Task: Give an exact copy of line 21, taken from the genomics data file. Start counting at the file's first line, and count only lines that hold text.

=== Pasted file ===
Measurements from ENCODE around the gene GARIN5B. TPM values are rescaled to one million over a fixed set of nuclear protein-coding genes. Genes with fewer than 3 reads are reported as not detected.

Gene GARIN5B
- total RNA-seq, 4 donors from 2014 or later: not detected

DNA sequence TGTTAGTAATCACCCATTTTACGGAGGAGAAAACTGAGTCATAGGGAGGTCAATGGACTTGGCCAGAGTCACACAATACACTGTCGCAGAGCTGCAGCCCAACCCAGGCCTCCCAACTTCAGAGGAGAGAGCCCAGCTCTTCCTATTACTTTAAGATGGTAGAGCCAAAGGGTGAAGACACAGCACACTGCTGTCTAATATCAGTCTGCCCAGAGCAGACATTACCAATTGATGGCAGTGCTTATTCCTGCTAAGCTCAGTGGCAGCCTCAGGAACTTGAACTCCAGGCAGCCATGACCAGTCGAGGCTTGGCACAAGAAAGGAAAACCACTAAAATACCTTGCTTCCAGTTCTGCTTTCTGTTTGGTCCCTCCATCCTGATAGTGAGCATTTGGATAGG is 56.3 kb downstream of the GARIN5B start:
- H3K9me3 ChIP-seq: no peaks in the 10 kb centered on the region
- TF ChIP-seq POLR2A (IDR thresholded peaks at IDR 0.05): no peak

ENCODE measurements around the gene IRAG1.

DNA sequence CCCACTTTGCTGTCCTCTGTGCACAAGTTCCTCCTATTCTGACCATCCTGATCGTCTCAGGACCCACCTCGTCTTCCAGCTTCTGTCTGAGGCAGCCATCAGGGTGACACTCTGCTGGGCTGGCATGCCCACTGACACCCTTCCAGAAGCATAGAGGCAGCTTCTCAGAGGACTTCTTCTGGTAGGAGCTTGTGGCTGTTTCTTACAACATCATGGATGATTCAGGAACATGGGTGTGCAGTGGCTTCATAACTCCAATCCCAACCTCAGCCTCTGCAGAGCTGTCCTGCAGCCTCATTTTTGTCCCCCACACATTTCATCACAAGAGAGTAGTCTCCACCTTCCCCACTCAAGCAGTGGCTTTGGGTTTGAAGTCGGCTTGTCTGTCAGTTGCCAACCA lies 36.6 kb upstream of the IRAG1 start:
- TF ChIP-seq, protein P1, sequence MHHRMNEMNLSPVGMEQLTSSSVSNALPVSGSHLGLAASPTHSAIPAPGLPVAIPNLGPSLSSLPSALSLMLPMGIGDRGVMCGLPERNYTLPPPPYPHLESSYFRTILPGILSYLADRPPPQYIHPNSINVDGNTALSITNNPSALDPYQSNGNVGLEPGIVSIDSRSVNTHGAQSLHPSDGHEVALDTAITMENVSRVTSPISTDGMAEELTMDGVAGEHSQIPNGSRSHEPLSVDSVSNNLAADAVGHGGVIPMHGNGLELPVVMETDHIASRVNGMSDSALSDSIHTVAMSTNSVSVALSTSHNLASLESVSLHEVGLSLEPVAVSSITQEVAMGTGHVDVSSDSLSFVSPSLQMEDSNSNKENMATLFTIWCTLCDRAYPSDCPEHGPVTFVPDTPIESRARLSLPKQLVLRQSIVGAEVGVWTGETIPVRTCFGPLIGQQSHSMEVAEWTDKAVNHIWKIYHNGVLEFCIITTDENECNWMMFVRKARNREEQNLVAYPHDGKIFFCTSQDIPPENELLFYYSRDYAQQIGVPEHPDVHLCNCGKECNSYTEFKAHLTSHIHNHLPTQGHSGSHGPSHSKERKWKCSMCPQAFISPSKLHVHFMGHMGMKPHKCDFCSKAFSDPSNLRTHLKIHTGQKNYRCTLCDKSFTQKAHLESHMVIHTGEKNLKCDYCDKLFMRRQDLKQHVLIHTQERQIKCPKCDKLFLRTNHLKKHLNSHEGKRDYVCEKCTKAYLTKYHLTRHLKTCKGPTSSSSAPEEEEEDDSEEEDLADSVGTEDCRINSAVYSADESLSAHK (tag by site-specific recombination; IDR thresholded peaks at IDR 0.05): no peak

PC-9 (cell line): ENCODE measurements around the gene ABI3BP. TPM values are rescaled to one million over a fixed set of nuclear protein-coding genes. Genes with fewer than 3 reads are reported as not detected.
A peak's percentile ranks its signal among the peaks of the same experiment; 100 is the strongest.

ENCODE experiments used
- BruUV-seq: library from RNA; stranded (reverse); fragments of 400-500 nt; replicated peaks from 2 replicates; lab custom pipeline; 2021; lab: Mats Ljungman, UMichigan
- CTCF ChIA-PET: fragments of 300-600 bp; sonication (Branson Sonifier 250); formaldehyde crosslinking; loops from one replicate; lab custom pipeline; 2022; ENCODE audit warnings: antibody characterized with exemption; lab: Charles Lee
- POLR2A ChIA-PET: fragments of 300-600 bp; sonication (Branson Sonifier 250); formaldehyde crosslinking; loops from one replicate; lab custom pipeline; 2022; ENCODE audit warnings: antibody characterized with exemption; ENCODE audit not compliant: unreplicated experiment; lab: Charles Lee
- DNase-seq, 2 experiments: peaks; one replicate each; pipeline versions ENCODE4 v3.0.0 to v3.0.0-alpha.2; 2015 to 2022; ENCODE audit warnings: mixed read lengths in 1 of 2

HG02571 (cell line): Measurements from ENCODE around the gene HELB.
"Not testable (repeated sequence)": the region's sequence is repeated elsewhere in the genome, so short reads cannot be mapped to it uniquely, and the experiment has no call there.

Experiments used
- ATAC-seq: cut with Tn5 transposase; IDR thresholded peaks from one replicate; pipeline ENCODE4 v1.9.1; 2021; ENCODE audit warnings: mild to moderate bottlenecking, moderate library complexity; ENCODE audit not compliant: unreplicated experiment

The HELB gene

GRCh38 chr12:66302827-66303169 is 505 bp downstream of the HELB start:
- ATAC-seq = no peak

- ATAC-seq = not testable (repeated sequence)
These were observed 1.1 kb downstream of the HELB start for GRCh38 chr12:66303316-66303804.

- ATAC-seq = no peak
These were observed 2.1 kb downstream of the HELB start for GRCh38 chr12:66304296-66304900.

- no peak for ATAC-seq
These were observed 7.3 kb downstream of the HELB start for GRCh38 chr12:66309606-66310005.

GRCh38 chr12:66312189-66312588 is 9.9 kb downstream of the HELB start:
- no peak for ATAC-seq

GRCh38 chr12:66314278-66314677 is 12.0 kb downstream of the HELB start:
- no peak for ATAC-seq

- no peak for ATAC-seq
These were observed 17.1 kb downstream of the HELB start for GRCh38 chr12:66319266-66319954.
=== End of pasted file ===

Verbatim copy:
The HELB gene